Who is Alice?
Many of you of a certain age will have added an additional word in that title and now be singing an inappropriate song for an Ambulance Service Blog. However, that hopefully means I have your attention as I have a really serious matter to discuss with you.
Let me start by telling you about ‘my’ Alice. Alice was a hardworking, strong, loved wife and mother. Living in the 1940’s there were lots of difficult times, but Alice always seemed ‘on top of things’ organised, caring, a great cook and always looking after everyone.
Alice is my Great Grandmother.
I recently discovered that Alice committed suicide by throwing herself down the stairs. Back then committing suicide was seen as a crime and due to the nature of her death she was not permitted a funeral and was buried in un-consecrated ground. This is sad on so many levels, a young woman with small children taking her own life in such a way, what was she going through to see that as the only way out and why would we further punish someone who has given themselves the worst possible punishment?
I am pleased that our society has developed we no longer see suicide as a crime. We now see suicide as something that those suffering severe mental health problems turn to when they feel there is no other option, but we still have so much to learn and understand. For some turning to suicide may be a spur of the moment reaction to something but for many it will be the result of a long period of suffering of which they see no end. For whatever reason people end up considering suicide, we need to look for ways to help those suffering sooner. Already the biggest cause of death in men under 50 suicide rates are still on the increase in the UK.
I’d like to take you back to the stairs; if someone has a mechanical fall down the stairs they would think nothing of phoning for help with any injuries sustained. As a paramedic I have been to various trips, slips and falls involving staircases and not one person thought anything about calling for help. They were hurt and needed treatment.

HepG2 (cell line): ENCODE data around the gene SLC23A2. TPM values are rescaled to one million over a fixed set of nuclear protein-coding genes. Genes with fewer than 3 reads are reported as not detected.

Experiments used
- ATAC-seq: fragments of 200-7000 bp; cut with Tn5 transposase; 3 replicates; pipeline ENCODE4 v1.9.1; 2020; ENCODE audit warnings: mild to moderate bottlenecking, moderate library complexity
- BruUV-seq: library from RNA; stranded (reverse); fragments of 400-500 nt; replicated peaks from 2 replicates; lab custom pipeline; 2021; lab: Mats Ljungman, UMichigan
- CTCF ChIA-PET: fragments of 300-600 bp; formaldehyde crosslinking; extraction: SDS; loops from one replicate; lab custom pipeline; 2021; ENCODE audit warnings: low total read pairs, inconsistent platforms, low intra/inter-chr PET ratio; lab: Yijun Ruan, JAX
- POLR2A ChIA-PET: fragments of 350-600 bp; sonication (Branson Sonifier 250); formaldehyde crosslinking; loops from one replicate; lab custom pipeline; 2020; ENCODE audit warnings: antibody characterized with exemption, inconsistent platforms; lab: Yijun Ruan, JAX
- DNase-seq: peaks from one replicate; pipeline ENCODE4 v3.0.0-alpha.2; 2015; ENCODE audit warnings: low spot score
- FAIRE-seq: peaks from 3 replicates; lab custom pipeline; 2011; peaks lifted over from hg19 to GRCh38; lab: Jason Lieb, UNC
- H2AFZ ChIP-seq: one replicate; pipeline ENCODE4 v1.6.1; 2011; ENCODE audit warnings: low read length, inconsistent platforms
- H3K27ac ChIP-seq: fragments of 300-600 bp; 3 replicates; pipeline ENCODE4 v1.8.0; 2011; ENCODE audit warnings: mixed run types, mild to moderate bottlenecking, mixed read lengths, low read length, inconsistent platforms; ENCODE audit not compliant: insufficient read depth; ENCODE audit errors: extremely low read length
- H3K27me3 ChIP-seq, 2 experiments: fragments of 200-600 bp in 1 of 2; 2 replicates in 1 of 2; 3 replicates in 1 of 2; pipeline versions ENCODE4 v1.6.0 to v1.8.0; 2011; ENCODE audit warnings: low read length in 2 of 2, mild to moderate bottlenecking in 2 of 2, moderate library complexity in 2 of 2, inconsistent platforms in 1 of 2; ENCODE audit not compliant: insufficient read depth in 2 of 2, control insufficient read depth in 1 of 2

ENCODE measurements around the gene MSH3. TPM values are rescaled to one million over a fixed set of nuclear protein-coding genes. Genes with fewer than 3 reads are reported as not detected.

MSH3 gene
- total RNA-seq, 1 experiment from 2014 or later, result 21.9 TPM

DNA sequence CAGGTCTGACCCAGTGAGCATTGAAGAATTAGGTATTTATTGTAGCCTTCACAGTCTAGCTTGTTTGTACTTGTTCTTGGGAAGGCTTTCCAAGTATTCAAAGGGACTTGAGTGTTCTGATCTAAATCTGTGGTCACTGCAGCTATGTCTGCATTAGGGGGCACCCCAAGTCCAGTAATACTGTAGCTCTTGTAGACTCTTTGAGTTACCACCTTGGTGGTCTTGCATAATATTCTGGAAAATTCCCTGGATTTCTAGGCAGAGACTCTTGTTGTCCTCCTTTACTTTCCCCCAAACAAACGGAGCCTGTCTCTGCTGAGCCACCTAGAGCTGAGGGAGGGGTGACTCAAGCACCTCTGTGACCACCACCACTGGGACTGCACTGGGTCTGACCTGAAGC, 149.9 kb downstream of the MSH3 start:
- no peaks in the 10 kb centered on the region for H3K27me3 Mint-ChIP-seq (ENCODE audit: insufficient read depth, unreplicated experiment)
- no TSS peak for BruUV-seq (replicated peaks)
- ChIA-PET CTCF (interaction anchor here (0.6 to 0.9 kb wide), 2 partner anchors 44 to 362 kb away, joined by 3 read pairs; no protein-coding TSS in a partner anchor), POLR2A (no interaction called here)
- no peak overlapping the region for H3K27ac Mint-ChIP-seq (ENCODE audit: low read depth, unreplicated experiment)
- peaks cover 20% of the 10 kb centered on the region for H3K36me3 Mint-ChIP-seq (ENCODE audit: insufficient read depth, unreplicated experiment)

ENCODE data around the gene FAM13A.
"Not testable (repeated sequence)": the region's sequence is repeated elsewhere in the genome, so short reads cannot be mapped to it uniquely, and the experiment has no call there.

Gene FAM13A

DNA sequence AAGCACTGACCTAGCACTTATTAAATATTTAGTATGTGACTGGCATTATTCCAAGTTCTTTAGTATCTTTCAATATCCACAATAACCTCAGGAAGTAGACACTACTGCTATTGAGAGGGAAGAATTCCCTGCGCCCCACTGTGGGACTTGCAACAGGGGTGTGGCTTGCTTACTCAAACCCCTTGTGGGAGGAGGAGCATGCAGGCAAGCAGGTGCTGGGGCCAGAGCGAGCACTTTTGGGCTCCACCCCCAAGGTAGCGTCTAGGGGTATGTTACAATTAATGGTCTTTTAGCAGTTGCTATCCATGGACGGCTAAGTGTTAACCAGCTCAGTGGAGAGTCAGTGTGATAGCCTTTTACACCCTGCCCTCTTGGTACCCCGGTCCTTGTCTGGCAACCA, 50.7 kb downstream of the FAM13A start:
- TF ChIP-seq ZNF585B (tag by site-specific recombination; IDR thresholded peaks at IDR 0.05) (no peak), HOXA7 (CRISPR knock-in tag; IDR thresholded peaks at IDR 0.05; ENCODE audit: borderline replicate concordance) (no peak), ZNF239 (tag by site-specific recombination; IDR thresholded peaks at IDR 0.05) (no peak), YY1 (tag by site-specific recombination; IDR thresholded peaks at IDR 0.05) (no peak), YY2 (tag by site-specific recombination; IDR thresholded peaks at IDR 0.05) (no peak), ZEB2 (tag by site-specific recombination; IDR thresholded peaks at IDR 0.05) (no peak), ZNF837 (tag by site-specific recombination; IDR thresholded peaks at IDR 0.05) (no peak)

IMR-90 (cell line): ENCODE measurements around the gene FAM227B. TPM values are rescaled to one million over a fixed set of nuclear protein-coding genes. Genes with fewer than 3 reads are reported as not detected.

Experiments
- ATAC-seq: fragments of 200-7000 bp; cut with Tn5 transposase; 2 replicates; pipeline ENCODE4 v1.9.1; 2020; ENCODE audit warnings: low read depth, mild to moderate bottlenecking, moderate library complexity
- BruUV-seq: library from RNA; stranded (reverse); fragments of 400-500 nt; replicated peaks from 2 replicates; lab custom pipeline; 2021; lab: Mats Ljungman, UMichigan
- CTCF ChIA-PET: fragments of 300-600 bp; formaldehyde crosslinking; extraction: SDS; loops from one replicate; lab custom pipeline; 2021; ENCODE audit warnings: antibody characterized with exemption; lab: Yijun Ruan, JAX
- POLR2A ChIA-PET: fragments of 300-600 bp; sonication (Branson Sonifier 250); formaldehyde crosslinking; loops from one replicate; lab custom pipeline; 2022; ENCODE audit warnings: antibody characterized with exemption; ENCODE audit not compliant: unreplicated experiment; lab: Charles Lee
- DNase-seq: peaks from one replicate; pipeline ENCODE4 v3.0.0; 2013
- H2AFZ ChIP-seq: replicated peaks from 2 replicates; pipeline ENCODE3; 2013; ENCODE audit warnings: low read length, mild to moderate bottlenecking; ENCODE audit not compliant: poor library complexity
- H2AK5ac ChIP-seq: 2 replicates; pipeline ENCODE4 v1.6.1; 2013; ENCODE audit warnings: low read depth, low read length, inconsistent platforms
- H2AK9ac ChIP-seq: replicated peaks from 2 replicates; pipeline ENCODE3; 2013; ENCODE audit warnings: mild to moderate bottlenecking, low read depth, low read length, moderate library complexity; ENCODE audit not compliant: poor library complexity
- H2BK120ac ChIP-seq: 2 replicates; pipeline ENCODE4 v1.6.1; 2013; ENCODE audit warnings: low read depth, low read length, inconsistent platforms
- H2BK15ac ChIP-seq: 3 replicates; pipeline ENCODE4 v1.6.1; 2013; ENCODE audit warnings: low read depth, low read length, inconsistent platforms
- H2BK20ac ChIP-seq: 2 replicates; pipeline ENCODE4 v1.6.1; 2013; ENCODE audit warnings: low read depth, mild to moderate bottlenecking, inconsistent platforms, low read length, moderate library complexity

I think we can view people as mentally falling down the stairs too, however rather than the quick trip or slip this is a more gradual decline down the stairs over time. Those who mentally fall down the stairs are as much in as need of medical support as those who do mechanically. Standing at the top of the stairs represents us in good mental health and the bottom of the stairs poor mental health; we need to watch for our colleagues, friends and family to help them up the stairs when they need a hand. We might all slip down a step or two every now and again. A bad job at work or stressful time with finances can make us all dig deep mentally, however we need to recognise this and use resources around us to prevent ourselves from slipping further down the stairs. But it is also important to know that if you do slip all the way to the bottom of the stairs, that is not the end, there is still a floor to stand on and there are still people to help and ways to get back up.
It might seem trivial after slipping one or two steps down to seek help or support but don’t wait until you are 5 or 6 steps down and really struggling because by then everything will seem harder. If your car was running low on fuel you wouldn’t wait until it was completely empty and risk running out before you refilled it, you would top up when passing the garage. It is the same with your mental health don’t wait until there is nothing left in the tank, refill it when you can. You can refill by talking to friends or family, debriefing after difficult jobs with your colleagues, you could utilise the tools on the wellbeing webpage at or by contacting the Samaritans on 116 123 or https://www.samaritans.org. However you choose your refill, take the time to do it and give yourself the fuel to climb to the top of the stairs.
I will finish by asking you to look at your friends, family and colleagues and ask yourself……. Who could be my Alice? Just because someone appears to be on top of things and OK don’t assume, don’t judge, treat everyone with kindness, respect and warmth and hopefully your Alice will feel comfortable enough with you to accept help and support.
24th July is Samaritans Day, but you can call them anytime night or day with any worry whether you feel it big or small. The Samaritans number is 116 123.
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